Your car will eat shit. And that’s a good thing

This is where shit happens: Part of the sewage-to-hydrogen plant (c) Bertel Schmitt

Want to turn a staunch supporter of electric vehicles into a fire and invective belching monster? Easy. All you have to do is mention a certain kind of EV, namely the one powered by a hydrogen fuel cell. You’ll be immediately subjected to long tirades of how “wildly impractical, horrendously wasteful, and ridiculously expensive” the thing is.  Rest assured that in the course of the discussion, the diety of electric cars, who called the technology “fool cells,” will be invoked at least three times. Meanwhile in Japan, the biggest proponent of said fuel cells, Toyota, is unperturbed, and it works towards a “hydrogen society” with the same tenacity Toyota showed way back when it was pushing its hybrid technology against all odds. Now, the industry switches to hybrid in wholesale fashion.

Today, Toyota played its trump card: Fuel cell vehicles can be powered with something that is absolutely renewable, and available in endless quantities all around the world: Human excrement. [Continue Reading]

Japan unites industry in push for fuel cell cars, enthusiasm varies

United for hydrogen. (c) Bertel Schmitt

To allow for millions of new cars to be added without suffocating the globe, we need to switch to zero emissions in a hurry. Electric appears to be the way to go, and there are two ways to power the electric motors: Battery, and fuel cell. Batteries are easy, limited in range, and take long to charge. Fuel cells are technically involved, can give the car a long range, and take only minutes to refuel. They have a big drawback: The lack of hydrogen fuel stations. Yesterday, Japan made the first serious attempt to break that deadlock. [Continue Reading]

‘Fool cell’ Toyota Mirai trounces ‘S-curve’ Tesla Model 3

Hand made Mirai. (c) Bertel Schmitt

Last October, we raised the possibility that Tesla’s alleged mass market car, the Model 3, could be out-sold by Toyota’s not-at-all-mass-market car, the fuel-cell powered Mirai. We called that a “strong possibility,” and a Toyota tipster said “if Tesla maintains its graceful pace of some 130 a month, for sure we will have made more Mirai this year by end of December.”

As the world is well aware by now, the Model 3 ramp-up was disgraceful, and as hard as it may have tried, Tesla could report only 1,770 Model 3 as sold to (mostly in-house) customers in 2017.

Today was December and calendar year 2017 numbers day in Japan, an opportunity to ask Toyota how its Mirai has been doing. [Continue Reading]

Toyota rolls out “BEVs in earnest.”

BEVs in earnest. Picture (c) Bertel Schmitt

The common narrative among the disruption-demographic is that large “legacy” automakers are asleep at their four wheels. The not-so-common version is: Step aside when they wake up. The step-aside moment was today, when world’s largest automaker Toyota laid out its electrification plans.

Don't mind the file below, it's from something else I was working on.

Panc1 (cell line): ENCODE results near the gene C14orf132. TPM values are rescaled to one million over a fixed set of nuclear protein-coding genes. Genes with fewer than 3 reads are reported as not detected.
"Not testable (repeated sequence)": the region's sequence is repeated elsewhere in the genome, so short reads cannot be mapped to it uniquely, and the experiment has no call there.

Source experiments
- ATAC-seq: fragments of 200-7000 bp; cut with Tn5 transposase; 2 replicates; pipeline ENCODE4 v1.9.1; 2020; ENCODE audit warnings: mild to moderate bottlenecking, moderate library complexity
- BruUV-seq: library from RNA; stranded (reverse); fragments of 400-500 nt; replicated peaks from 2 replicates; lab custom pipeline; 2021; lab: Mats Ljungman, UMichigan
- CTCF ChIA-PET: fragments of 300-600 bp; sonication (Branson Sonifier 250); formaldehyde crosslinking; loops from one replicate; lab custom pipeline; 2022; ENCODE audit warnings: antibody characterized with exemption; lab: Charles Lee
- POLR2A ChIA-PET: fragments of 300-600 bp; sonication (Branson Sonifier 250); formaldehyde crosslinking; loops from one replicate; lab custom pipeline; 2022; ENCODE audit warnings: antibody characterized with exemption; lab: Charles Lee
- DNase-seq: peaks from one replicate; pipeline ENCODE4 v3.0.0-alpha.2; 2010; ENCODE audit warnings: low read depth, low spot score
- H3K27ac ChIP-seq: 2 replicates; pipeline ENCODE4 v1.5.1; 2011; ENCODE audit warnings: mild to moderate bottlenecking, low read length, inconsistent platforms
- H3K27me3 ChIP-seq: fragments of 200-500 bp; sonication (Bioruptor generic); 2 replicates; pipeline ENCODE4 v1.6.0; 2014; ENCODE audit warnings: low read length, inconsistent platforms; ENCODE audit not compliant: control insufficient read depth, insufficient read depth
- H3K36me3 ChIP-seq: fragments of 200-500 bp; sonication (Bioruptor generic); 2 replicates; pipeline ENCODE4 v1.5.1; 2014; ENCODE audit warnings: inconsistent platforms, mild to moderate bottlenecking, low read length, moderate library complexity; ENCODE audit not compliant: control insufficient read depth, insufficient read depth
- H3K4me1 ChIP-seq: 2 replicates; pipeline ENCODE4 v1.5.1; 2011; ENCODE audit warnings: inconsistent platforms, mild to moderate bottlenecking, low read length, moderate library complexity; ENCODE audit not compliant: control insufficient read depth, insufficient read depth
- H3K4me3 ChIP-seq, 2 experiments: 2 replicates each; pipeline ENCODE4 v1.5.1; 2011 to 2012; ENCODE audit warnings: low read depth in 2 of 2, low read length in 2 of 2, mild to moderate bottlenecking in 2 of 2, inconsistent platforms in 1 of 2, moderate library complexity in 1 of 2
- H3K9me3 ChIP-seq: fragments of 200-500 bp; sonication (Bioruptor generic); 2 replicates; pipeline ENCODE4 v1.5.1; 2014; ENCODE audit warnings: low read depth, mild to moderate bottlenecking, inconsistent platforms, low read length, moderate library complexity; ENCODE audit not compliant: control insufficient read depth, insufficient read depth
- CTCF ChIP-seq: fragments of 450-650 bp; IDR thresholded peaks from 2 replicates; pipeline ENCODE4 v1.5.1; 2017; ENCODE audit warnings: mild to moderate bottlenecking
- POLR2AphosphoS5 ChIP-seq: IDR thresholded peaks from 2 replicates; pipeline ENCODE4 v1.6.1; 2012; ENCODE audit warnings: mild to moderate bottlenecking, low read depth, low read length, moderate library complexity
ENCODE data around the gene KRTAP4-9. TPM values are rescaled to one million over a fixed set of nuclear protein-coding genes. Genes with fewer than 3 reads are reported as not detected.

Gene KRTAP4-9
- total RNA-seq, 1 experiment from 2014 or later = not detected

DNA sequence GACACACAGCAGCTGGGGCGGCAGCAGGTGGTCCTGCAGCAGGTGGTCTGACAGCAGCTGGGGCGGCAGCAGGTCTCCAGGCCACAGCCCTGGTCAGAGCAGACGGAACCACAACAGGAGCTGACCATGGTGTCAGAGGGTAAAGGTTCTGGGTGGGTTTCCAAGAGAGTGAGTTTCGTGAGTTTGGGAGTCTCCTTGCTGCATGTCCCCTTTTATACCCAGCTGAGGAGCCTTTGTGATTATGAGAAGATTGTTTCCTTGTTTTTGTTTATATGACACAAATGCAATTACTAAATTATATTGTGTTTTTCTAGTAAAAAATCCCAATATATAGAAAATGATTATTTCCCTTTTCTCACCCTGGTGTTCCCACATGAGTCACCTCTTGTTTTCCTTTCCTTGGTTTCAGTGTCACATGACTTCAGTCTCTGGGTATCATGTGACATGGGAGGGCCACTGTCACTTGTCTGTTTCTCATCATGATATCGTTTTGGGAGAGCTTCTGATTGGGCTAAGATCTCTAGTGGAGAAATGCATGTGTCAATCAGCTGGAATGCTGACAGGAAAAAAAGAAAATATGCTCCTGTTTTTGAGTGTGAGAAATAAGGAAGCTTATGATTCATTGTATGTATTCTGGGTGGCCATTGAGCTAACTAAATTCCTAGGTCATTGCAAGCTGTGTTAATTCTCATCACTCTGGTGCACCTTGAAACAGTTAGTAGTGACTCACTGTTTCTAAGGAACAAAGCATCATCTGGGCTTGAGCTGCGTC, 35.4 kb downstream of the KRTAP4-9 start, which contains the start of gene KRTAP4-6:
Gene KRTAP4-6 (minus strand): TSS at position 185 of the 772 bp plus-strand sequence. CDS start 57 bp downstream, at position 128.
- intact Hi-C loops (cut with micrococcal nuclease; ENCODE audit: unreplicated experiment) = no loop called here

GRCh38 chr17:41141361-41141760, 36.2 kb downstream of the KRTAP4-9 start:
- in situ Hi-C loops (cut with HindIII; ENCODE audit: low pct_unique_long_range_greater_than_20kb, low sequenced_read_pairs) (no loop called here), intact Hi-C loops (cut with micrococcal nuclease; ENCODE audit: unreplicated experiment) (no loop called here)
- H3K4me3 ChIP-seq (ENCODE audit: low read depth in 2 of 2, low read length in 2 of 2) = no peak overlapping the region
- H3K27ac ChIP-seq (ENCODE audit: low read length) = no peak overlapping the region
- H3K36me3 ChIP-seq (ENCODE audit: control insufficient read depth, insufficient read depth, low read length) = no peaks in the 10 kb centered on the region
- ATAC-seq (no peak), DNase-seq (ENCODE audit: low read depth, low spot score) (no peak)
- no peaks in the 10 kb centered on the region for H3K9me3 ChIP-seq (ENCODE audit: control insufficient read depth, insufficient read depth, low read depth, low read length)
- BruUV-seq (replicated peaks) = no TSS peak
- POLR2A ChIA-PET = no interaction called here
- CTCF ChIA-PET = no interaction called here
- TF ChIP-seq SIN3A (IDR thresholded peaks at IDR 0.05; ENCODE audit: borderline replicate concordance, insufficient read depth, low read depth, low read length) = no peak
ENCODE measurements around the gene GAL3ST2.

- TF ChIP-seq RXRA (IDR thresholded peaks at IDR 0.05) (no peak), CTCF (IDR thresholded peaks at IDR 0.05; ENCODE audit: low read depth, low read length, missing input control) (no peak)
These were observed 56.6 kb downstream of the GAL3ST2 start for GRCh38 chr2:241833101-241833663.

In a press conference at Toyota’s Megaweb in Tokyo, EVP Shigeki Terashi started out complaining to reporters that some of his limelight was stolen during Akio Toyoda’s announcement of a battery joint venture with Panasonic. Then he revealed that: [Continue Reading]

The indignity! Tesla Model 3 could be out-produced by “fool cell” Mirai this year

Mirai production in Motomachi, capacity 3,000 units per year

Californian carmaker Tesla is close to suffering yet another insult. The company infamously managed to deliver only 220 of its more affordable Model 3 in the two months since production was kicked-off with great fanfare. Should Tesla remain on that pace – and an article by my partner Ed Niedermeyer paints that as a strong possibility –  the allegedly mass-produced Tesla Model 3 could be out-produced by Toyota’s lowest-volume car, the hydrogen fuel cell Mirai.

[Continue Reading]

Norwegian EV party to end in May – Tesla already a wallflower

Out of the way!

Out of the way!

The electric party is about to be over in EV-wonderland Norway. In May, the 50,000th EV is expected to be sold in the country of just 5 million. This means the end of the extremely generous benefits Norwegian EV buyers enjoy. Politicians discuss a follow-up program, but it won’t be anywhere as princely as the current one. [Continue Reading]

Toyota recalls all RAV-4 EVs made with Tesla due to problems with Tesla’s powertrain

“In a complete loss of drive power, which can increase the risk of a crash.”

The DailyKanban usually doesn’t write about recalls, except in the morning roundup, and except in special circumstances. This is one of them. Toyota recalls all 2,500 RAV4 EVs built with Tesla for problems in the propulsion system supplied by Tesla.

According to a company statement, “components in the Electric Vehicle Traction Motor Assembly, which is part of the propulsion system, may cause the vehicle to shift to “neutral” due to a software issue … If the vehicle shifts to “neutral”, this will result in a complete loss of drive power, which can increase the risk of a crash.”

The recall either was no surprise to Tesla, or it wrote with a healthy dose of clairvoyance in its recent 10-K, filed in February: [Continue Reading]

What does the congressional grilling of Akio Toyoda have to do with the Mirai FCV? More than we imagine

Time to reflect

Time to reflect

Today, 5 years ago, on February 24, 2010, Toyoda CEO Akio Toyoda was mercilessly grilled in a show trial at the U.S. Congress for unintended acceleration that did, according to NASA, never happen.  Picture Mark Fields, or Mary Barra, being screamed at in Chinese, or Japanese, by lawmakers in Beijing, or Tokyo, and you won’t begin to fathom the intentional trauma. Today, February 24, 2015, the production start of Toyota’s fuel cell vehicle, the Mirai, was celebrated in a line-off ceremony at the Motomachi plant in Toyota City, Japan. Just a happenstance? Not really. [Continue Reading]